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Is Romney running against Bay State?

WATCHING Mitt Romney in Washington yesterday, you couldn't escape this thought: The governor is shrewdly advancing his national ambitions by defining himself against the very state he governs. Just a few days ago, it was John Kerry who was Romney's foil. Both Romney and Lieutenant Governor Healey suggested that Kerry should resign as a US senator because campaigning for president has led him to skip scores of votes in Washington. Their call aided an effort by the national Republican campaign to advance the issue of Kerry's missed votes and thus embarrass the Democrats' presumptive nominee. Yesterday, Romney was in Washington warning the Senate Judiciary Committee that a federal constitutional amendment banning same-sex marriage was needed because of activist judges in Massachusetts.

"By the decision of the Massachusetts Supreme Judicial Court, our state has begun to assert power over all the other states," Romney warned. "It is a state infringing on the powers of other states." (Stop us before we adjudicate again!)

Then there came the sort of exchange with US Senator Ted Kennedy that a Republican with national ambitions can only relish. Now, Kennedy and Romney are old rivals; Romney challenged Kennedy back in 1994, and in that year's pivotal debate, the consensus was that a cagey Kennedy beat Romney, who seemed to freeze under the pressure of a sharp counterattack from the senior senator.

Not yesterday. Kennedy started the exchange by noting that he and Romney had a good working relationship, but the senator soon seemed less intent on soliciting Romney's view on gay marriage than in catching him in a contradiction.

That's understandable. Democrats are indignant because congressional Republicans are clearly trying to tee up gay marriage, a concept unpopular in much of the country, as a pivotal election issue. In large part, that's an effort to embarrass Kerry, whose opposition to gay marriage and a federal constitutional amendment to forbid it -- while supporting a state constitutional amendment to ban same-sex unions in Massachusetts -- is a complex and uncomfortable position.

Kennedy began his exchange with Romney by saying that he was old enough to recall crucial court decisions advancing the cause of civil rights and privacy rights. And he reminded Romney that six of the seven justices on the Supreme Judicial Court were appointed by Republicans.

So far, so good. But then Kennedy overstepped. Noting that Romney supported a state constitutional amendment that, while banning gay marriage, would mandate civil unions in Massachusetts, the senator demanded to know how he could also support a federal constitutional amendment that said that neither the federal nor any state constitution "shall be construed to require" civil unions for gays.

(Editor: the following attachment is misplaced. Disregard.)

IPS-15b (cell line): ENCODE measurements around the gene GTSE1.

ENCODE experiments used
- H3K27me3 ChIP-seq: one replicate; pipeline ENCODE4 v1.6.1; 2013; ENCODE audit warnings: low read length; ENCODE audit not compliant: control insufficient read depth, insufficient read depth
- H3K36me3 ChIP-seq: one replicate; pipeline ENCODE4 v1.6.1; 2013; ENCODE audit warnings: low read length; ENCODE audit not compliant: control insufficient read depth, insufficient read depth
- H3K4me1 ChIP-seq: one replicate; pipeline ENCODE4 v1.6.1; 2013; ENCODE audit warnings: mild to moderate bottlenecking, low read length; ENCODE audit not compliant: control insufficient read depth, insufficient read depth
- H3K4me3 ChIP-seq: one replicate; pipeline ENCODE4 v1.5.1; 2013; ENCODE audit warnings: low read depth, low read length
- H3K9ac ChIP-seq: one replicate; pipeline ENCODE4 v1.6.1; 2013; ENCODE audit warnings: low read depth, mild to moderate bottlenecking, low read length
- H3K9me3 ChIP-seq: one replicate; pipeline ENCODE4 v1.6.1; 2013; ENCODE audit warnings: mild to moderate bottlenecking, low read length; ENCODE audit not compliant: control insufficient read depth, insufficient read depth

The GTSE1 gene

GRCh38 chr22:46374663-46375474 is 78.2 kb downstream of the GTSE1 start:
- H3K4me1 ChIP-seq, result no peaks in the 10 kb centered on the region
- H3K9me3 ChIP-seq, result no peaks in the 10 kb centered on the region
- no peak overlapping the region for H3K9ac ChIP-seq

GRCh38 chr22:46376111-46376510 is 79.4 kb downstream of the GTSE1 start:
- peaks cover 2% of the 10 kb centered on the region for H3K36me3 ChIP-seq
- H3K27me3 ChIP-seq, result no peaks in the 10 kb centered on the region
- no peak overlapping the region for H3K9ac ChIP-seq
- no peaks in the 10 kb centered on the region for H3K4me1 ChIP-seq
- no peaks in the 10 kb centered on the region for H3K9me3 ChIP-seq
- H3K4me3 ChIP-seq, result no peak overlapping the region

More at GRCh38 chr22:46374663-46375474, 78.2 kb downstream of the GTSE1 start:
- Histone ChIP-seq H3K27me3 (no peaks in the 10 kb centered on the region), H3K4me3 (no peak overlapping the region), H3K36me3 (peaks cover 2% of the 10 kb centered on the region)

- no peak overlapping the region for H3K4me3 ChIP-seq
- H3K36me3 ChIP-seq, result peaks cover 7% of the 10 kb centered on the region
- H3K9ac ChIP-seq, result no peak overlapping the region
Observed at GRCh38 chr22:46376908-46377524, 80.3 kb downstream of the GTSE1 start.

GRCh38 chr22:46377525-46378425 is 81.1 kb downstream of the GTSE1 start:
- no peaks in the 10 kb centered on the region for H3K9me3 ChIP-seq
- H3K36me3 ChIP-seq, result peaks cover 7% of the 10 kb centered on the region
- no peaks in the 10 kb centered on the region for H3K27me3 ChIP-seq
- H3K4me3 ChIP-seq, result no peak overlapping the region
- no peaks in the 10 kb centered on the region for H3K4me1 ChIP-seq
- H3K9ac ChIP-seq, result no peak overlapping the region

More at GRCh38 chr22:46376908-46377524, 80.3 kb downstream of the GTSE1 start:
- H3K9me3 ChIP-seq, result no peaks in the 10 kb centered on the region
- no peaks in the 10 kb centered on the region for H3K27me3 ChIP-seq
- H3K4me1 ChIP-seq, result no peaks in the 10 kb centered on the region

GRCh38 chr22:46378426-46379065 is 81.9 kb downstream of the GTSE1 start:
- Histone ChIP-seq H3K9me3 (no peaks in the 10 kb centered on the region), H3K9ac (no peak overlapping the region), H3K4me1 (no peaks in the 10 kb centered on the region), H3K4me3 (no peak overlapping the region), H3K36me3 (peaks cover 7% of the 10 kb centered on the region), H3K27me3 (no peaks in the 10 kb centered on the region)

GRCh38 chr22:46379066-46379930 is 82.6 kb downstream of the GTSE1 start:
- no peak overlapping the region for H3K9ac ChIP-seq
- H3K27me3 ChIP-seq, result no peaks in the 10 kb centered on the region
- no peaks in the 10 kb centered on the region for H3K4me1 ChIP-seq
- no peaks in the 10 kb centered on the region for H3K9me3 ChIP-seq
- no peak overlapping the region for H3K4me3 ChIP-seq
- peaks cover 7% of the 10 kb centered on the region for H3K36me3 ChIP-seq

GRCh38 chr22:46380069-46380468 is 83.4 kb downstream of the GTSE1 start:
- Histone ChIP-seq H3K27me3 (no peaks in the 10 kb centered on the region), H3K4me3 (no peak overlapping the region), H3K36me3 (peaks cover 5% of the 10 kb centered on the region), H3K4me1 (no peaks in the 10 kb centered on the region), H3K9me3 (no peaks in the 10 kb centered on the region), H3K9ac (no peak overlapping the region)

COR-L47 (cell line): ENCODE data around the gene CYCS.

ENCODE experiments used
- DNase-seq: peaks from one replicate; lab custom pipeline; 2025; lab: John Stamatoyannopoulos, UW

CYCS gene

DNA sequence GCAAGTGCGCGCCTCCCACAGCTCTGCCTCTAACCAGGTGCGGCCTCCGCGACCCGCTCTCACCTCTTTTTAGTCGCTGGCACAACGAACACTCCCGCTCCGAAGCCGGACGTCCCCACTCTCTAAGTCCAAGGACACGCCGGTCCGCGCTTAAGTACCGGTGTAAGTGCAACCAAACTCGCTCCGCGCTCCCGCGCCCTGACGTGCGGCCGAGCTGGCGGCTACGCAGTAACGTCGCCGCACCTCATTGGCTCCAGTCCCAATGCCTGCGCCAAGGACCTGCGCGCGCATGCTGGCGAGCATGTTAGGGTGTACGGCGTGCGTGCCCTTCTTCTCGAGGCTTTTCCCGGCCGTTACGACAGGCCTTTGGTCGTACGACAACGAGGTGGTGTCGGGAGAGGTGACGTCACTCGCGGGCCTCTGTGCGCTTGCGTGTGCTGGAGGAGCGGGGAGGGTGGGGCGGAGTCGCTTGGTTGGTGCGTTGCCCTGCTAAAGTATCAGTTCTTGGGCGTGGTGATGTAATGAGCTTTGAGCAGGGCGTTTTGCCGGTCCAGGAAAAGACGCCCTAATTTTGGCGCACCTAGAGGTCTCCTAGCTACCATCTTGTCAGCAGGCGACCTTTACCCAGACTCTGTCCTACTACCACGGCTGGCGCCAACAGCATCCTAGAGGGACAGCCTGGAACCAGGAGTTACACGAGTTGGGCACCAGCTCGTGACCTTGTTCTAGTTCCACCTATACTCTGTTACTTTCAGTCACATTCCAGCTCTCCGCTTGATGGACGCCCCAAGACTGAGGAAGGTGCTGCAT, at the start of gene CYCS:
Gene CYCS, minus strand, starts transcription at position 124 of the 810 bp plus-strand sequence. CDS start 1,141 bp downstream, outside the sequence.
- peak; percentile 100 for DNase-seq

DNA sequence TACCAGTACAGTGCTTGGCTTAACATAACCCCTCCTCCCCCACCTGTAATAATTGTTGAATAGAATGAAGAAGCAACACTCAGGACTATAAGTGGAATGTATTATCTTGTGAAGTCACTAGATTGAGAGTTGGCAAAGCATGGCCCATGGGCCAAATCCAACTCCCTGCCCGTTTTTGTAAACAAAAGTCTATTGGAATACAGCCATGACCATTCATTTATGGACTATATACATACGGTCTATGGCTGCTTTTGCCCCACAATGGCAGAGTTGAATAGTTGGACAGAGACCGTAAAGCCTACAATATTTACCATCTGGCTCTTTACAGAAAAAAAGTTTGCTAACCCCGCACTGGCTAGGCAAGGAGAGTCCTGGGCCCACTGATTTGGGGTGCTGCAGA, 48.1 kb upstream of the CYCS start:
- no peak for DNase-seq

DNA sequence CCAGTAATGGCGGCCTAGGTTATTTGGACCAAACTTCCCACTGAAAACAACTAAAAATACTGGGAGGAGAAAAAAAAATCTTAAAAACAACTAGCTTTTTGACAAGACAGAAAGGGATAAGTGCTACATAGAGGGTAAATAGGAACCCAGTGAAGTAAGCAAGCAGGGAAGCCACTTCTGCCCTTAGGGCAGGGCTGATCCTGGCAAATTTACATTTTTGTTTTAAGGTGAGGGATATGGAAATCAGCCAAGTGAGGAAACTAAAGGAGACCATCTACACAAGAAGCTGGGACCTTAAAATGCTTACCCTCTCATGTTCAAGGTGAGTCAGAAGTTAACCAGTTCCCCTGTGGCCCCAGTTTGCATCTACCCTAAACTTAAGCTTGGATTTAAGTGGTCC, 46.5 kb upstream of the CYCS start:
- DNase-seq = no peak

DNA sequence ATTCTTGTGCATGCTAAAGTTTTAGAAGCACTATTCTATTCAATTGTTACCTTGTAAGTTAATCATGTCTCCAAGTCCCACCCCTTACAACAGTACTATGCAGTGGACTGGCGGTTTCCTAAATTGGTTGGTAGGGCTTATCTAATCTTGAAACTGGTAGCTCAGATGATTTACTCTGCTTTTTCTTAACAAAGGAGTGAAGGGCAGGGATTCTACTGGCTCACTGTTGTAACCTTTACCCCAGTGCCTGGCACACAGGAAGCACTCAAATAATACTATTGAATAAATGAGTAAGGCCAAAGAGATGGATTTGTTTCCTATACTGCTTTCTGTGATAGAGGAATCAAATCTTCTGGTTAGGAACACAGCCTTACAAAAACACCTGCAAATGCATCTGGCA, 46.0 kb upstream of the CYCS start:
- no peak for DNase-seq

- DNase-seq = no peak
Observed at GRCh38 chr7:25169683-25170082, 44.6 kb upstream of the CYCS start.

"If this prohibits, which it does, civil unions . . . how can you have it both ways?" Kennedy demanded.

"I didn't come to provide constitutional legal interpretation . . . but given the fact that I struggled through law school and remember some of it, I will give a try," Romney replied. "That paragraph says neither this constitution nor the constitution of any state shall be construed to require that marriage or the legal incidence thereof be conferred upon any union . . . It doesn't say that it is prohibited." That, the governor explained, was in keeping with his own view that the decision on civil unions should be left up to the states.

It was an effective moment. So, too, Romney's appearance -- at least the part that was televised locally -- struck me as effective for a governor intent on raising his profile among Republicans. Overall, he came off as bright, articulate, unflappable, and able to think on his feet. And though I disagree with Romney on gay marriage, I don't doubt that his opposition is sincere.

However, it has also become increasingly apparent that the governor is willing to play national politics not only with that issue, but with any number of others as he goes about his national image-making.

All of which raises these questions. Can Romney be an effective governor by continually taking on the culture and candidate of the state he leads? Or will Massachusetts voters eventually grow tired of watching their chief executive raise his national profile at the state's expense?

Scot Lehigh's e-mail address is 

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